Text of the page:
KING - "I'm honored just to be here, for what the monument is," explained Vietnam Veteran and Medal of Honor recipient Gary Wetzel.
A Wisconsin Medal of Honor recipient reflects on a new memorial in the state.
Friday, the Wisconsin Department of Veterans Affairs dedicated the monument.
It stands in front of the Wisconsin Veterans Home in King.
The memorial honors all Wisconsin service members who received the nation's highest military honor.
In 1861, Congress established the award as the highest military award for bravery and supreme valor demonstrated by a member of the Armed Forces of the United States.
Dozens of area veterans and residents turned out for the ceremony, including Wetzel. He was a guest speaker at the ceremony.
"I not only wear it for me, but I wear it for everyone, just a caretaker and just a soldier doing his job," Wetzel said.
The U.S Army veteran Gary Wetzel is one of the names etched on the stone. Wetzel served as a helicopter door gunner.
On January 8th, 1968, Wetzel's helicopter was shot down.
Critically wounded, he managed to ward off enemy fire and helped save several of his crewmates. Ten months later, he was honored for his heroic actions.
"President Johnson is the one that put this around my neck," Wetzel explained.
61 other Wisconsin Veterans received the same blue ribbon and medal, dating as far back as the Civil War.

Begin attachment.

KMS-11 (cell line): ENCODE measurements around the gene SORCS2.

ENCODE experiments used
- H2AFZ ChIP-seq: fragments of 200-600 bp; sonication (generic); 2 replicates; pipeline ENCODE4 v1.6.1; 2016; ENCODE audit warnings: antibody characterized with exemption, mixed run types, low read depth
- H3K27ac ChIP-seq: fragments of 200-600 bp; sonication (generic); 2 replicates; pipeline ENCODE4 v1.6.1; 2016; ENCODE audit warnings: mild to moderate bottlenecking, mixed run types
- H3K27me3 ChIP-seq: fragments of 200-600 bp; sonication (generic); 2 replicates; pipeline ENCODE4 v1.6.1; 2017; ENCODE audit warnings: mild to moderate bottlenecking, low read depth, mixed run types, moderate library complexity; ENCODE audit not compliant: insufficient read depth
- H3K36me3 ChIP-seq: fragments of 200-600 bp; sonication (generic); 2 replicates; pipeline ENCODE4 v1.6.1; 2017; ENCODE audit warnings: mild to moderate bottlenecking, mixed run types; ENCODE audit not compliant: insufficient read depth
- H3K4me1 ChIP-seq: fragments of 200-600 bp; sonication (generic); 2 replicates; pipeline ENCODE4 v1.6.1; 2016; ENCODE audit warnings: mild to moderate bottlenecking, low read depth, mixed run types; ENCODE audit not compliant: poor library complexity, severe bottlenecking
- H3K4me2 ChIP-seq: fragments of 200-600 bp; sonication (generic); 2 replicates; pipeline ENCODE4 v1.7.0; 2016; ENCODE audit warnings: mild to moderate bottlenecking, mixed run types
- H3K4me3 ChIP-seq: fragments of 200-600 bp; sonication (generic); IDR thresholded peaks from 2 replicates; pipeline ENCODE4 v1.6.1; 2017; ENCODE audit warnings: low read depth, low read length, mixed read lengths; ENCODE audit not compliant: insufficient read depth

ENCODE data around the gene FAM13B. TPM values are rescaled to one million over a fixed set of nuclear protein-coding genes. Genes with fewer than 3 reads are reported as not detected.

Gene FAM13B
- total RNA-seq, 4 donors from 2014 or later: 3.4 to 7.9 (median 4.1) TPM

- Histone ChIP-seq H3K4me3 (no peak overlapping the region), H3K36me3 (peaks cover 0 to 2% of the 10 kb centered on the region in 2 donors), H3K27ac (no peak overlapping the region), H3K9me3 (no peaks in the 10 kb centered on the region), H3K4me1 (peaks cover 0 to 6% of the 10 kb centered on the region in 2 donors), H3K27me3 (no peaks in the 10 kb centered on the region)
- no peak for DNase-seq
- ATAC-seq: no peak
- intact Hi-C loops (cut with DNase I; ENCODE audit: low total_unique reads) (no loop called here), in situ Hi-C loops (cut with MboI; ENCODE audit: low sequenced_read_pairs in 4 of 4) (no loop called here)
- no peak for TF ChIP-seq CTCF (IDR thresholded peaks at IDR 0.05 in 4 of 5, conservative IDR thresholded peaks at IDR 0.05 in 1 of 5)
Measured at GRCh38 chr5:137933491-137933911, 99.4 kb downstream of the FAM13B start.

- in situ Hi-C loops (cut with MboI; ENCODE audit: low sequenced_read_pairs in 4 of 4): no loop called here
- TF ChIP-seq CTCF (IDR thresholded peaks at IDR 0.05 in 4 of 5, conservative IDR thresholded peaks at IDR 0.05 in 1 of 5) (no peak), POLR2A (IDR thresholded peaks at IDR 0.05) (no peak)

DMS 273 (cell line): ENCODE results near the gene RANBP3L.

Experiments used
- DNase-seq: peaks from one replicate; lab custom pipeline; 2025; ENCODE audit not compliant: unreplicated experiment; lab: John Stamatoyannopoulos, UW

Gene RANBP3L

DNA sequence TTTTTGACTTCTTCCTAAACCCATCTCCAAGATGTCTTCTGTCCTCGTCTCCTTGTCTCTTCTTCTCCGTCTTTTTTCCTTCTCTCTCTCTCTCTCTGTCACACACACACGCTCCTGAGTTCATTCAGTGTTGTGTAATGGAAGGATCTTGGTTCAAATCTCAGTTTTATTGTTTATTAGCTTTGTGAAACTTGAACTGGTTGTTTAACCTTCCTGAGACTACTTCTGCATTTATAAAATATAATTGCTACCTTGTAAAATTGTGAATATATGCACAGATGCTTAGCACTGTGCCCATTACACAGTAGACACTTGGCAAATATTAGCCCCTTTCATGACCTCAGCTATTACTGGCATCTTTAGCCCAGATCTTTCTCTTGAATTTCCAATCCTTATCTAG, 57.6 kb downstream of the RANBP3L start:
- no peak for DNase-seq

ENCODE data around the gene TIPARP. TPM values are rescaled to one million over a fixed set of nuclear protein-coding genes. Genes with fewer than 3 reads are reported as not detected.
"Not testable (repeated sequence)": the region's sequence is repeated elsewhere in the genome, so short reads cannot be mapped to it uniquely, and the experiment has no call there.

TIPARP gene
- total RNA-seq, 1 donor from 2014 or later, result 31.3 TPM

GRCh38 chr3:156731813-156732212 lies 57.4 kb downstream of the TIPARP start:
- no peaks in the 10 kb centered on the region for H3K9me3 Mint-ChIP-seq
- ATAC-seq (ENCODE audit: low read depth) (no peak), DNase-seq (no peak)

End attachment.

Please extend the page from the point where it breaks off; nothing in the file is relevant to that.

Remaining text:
Veterans Affairs officials say there are only four recipients still living in Wisconsin. This new monument brings both joy and honor.
"My dad always says he just did what anyone else would do in that situation and he wears the medal to represent all veterans and we are so thankful and grateful for their service to this country," explained Mary Ingman, Daughter of Wisconsin Medal of Honor recipient, Einar Ingman, Jr.
"There's a lot of people that have gone before me that have paid the ultimate sacrifice and to be able to be alive and to be here for what it is and here in King, Wisconsin, Wisconsin Veterans home, what better place," Wetzel said.
Officials with the Wisconsin Department of Veterans Affairs say this is only a "small token" of thanks.
But it's a long-standing symbol, so no one forgets the deeds these veterans have done.
"Some of the guys I pulled out would come up to my bunk and say, are you Gary Wetzel? I'd say yea, and they would pull out a picture of their wife or their kids or their girlfriend and say, hey, because of you, that's what I get to go home to, and that's what this medal means to me," Wetzel said.
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